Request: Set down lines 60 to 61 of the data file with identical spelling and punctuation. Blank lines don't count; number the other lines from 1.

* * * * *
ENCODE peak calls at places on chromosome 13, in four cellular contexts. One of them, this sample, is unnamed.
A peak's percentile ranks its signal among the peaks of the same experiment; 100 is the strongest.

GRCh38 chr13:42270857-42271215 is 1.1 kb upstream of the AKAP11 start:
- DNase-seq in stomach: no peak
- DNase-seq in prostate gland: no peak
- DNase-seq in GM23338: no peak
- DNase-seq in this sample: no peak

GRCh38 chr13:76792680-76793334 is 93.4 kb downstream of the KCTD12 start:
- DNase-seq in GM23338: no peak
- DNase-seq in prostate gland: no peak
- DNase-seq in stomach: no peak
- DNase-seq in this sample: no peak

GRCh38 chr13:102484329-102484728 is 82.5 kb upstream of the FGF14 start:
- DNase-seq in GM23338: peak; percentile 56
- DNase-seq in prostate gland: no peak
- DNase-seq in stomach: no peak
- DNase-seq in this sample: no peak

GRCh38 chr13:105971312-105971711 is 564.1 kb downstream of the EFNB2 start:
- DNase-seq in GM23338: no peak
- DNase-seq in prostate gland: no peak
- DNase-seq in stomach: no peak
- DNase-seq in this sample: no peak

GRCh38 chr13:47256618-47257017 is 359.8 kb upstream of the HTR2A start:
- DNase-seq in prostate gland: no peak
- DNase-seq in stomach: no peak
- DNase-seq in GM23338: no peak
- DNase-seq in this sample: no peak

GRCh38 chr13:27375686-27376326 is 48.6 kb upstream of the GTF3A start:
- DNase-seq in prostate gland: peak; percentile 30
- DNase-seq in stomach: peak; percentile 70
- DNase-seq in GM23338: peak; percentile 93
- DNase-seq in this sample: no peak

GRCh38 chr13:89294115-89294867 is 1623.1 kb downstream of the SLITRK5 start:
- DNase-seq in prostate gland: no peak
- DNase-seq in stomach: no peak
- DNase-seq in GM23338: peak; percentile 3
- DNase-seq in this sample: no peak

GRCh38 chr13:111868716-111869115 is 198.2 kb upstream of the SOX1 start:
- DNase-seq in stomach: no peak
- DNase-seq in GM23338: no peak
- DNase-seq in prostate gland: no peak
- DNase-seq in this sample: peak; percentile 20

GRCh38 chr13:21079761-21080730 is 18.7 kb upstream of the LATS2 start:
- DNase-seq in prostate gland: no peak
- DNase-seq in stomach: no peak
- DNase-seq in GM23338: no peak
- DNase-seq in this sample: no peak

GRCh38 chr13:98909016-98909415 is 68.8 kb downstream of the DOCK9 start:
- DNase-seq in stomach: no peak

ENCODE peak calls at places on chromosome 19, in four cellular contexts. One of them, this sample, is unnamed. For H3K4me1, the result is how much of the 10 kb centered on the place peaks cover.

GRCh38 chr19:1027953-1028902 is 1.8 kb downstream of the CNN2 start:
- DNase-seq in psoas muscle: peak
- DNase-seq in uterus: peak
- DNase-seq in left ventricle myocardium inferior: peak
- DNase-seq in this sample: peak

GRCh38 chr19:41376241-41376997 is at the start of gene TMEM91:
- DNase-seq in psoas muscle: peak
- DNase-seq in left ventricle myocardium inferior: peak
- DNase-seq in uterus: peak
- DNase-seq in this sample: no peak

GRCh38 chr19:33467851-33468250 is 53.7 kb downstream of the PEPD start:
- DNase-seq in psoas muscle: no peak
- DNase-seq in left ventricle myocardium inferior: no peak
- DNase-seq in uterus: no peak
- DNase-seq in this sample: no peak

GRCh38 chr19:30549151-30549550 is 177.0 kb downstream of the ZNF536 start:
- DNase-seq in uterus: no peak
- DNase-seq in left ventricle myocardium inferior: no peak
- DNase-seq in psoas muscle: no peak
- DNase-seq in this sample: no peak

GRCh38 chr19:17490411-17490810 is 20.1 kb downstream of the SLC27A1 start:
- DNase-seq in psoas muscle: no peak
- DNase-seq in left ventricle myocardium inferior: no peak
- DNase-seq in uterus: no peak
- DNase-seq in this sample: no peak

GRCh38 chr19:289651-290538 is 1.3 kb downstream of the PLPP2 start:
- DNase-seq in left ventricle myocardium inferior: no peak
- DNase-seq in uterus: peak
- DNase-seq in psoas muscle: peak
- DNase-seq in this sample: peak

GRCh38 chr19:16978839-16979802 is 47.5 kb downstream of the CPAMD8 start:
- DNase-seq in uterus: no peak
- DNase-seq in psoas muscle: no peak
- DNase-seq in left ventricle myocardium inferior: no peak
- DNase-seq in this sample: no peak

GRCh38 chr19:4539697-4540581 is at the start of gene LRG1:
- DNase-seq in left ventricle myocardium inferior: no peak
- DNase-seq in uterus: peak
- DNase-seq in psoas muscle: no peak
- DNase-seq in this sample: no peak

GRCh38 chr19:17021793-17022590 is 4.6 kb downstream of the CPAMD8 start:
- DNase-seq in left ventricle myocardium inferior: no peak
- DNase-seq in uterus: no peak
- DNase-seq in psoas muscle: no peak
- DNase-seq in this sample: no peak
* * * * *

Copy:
- DNase-seq in this sample: no peak

GRCh38 chr19:33467851-33468250 is 53.7 kb downstream of the PEPD start: